A story of water and wine

Thursday April 9th 2020

A story of water and wine

Galicia has a soul of water. It is seen in the moss that lives on the stone walls, in the murmur that the streams leave in its forests and in the fertility of its fields. This soul feeds on a network of 10,000 rivers, streams, lagoons and groundwater that cover the entire territory and endow everything it contains with a special charisma. And, although all of them are important for this network to be maintained, there is a channel that stands out among all the others: the Miño channel. Direct witness of many chapters of our history, keeps on its shores and on its banks the ancestral essence of Galicia, the peculiar way of life of its people and the legends about mythological beings that have survived throughout the centuries.  And all this despite being the youngest river in Galicia.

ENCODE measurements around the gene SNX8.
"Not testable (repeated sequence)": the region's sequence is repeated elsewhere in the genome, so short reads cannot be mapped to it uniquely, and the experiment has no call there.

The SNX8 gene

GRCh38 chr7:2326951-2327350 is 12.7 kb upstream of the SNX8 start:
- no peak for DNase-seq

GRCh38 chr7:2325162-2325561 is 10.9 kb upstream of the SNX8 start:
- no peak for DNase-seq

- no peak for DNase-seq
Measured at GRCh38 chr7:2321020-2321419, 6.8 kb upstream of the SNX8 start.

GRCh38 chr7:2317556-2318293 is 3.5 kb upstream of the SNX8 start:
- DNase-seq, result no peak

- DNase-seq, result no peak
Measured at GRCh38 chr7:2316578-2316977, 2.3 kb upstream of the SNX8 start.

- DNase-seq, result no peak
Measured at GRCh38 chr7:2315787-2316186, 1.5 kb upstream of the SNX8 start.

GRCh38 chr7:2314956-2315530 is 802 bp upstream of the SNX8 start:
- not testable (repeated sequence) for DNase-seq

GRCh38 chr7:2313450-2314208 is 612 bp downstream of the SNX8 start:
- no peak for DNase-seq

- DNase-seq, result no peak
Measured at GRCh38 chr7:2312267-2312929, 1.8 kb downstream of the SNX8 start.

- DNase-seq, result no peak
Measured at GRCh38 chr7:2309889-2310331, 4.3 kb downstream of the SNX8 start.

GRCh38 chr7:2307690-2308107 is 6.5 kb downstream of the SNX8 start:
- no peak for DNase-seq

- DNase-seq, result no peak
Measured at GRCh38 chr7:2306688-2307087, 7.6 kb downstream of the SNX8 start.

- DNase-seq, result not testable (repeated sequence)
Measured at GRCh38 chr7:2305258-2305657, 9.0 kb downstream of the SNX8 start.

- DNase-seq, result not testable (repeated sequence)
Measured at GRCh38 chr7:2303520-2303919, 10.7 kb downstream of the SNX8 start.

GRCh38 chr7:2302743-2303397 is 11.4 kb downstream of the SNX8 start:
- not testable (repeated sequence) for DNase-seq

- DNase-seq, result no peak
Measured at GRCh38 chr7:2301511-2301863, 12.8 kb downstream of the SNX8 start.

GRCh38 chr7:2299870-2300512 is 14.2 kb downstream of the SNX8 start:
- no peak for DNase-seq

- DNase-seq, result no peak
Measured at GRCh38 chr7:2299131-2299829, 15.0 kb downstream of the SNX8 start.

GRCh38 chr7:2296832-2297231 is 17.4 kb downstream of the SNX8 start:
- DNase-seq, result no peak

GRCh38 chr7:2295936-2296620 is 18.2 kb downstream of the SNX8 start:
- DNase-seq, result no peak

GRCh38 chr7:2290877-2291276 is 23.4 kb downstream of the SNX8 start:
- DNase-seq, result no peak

The wild and heterogeneous landscape that the northwest of the Peninsula presents has its origin in the Alpine Orogeny that gave rise to the Cantabrian Mountains. The lands of central Galicia fragmented into several blocks that remained at different heights and caused many river basins to have to change their route and even the direction of their course. In the lands of Lugo many channels were forced to pour their flow into the interior of the province, generating among them all this great current of water that allowed them to reach the sea.